Marion Bogdanich holds up a glass jar for me to read: “Hot ‘Cot Pepper Sauce.” Next to it stands a smaller “Sassy Peach Salsa.”
Sassy peaches and spicy apricots? Who wouldn’t be intrigued?
Marion is the farmer of SunBlest Orchards, who makes the hour plus trek to the Belmont Farmers Market every Sunday all the way from Patterson, Calif., which he describes as “The Valley.”
His 30-acre family farm grows apricots, peaches, tomatoes, plums and even pluots (a plum and apricot hybrid). During the off-season when the fruit is waiting for that warm sun, SunBlest innovatively sells dried fruits, roasted nuts and jam preserves.
“We have a lot of unique products that you can’t really get anywhere else,” says Marion.
Among their attitude personified fruit are products that mix the sweet and spicy together, like habanero ketchup for those that may not like the taste of regular ketchup. In fact, a woman piped in when looking at some of the jars: “Oh good, because I don’t like things real sweet.”
The farm now only direct markets instead of selling wholesale. Like other farmers that I’ve spoken with at the market, they gave up because the profit was too low.
“We were just getting less. The price was lower so we were getting less back. It’s harder to stay in business unless you’re real, real big,” he said.
A small to medium size farm, he said, can actually make more money by scaling down and direct marketing. A prime example seen at this bustling farmers market that even on overcast days, still has loyal shoppers.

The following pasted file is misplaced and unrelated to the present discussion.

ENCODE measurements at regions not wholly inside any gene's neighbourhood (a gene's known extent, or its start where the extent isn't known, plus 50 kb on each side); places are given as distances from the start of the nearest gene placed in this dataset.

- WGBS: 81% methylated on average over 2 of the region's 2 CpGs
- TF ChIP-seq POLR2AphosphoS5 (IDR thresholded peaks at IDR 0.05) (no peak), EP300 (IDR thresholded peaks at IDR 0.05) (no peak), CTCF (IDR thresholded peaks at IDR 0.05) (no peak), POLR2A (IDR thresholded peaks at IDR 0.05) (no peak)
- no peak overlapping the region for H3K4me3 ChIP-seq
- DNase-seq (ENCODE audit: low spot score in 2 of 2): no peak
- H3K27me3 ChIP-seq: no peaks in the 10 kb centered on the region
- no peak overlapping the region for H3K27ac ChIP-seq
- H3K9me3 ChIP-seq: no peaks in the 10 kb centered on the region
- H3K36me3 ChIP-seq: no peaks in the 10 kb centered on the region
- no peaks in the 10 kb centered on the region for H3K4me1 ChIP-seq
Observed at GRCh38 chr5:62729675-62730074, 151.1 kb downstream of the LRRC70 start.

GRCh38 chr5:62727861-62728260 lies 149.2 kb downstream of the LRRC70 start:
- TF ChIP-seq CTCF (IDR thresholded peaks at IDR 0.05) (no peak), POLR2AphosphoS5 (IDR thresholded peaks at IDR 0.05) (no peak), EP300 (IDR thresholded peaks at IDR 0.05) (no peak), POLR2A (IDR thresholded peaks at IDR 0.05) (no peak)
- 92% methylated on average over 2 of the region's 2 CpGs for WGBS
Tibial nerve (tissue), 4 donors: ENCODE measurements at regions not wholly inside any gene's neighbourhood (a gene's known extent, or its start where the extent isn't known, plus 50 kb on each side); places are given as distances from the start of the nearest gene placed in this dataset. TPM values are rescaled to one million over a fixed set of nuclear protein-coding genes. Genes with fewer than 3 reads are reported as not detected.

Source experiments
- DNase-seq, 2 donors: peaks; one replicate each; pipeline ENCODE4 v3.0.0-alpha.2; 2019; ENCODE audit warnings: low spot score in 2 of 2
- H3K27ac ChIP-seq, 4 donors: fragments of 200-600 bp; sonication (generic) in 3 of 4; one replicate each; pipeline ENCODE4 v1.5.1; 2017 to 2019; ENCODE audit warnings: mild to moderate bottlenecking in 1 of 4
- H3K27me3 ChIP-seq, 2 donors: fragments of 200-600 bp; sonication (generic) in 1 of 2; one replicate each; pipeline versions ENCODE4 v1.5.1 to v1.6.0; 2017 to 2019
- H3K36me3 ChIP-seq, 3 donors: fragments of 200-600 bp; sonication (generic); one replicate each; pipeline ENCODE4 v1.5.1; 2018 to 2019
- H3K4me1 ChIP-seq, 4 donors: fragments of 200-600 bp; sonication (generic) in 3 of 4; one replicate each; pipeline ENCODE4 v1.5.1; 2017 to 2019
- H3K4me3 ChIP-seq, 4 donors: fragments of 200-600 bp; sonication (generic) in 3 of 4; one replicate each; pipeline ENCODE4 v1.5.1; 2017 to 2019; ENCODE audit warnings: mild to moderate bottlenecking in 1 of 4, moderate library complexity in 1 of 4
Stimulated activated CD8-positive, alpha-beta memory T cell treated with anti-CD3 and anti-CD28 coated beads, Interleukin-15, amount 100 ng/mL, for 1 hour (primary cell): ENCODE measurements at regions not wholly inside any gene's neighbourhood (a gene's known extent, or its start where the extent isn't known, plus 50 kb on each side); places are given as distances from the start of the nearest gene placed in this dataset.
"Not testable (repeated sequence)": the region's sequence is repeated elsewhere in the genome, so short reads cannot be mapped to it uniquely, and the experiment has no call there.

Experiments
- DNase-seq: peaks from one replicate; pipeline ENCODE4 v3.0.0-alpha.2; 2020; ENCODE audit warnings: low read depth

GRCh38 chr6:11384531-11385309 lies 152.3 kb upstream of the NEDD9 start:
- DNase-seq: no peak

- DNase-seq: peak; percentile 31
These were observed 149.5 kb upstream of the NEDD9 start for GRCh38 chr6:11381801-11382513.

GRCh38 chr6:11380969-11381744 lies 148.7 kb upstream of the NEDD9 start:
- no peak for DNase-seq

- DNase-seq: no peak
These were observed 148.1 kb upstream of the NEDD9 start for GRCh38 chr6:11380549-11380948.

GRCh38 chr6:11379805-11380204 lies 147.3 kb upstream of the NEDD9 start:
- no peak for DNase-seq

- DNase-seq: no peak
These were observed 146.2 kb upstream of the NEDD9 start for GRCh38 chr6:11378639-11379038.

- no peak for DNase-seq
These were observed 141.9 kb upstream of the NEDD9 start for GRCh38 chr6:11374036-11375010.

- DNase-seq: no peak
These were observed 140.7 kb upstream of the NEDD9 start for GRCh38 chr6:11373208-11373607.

Keeping the family business alive after Marion’s father started selling to farmers markets 20 years ago, Marion’s wife, son and sister all play some role in the farm. They travel to about six markets in the off season and up to 15 in season all over California. Other farmers markets include one in Sacramento’s Cesar Chavez Park and the Davis Farmers Market in Central Park.
SunBlest also does mail-in orders through their sunblestorchards.com website and even have a farm store on their ranch available by appointment. They currently make about 200 bottles a week, which translates into 10-15 cases, among the dried packages and roasted nuts.
Marion’s recommendation: try the Hot ‘Cot Pepper Sauce as a glaze over roasted chicken or fish, or with cream cheese on a cracker. I tried it myself on chicken and even whole wheat toast and it served true to its name. Sweet, but with a whole lot of flavorful kicks.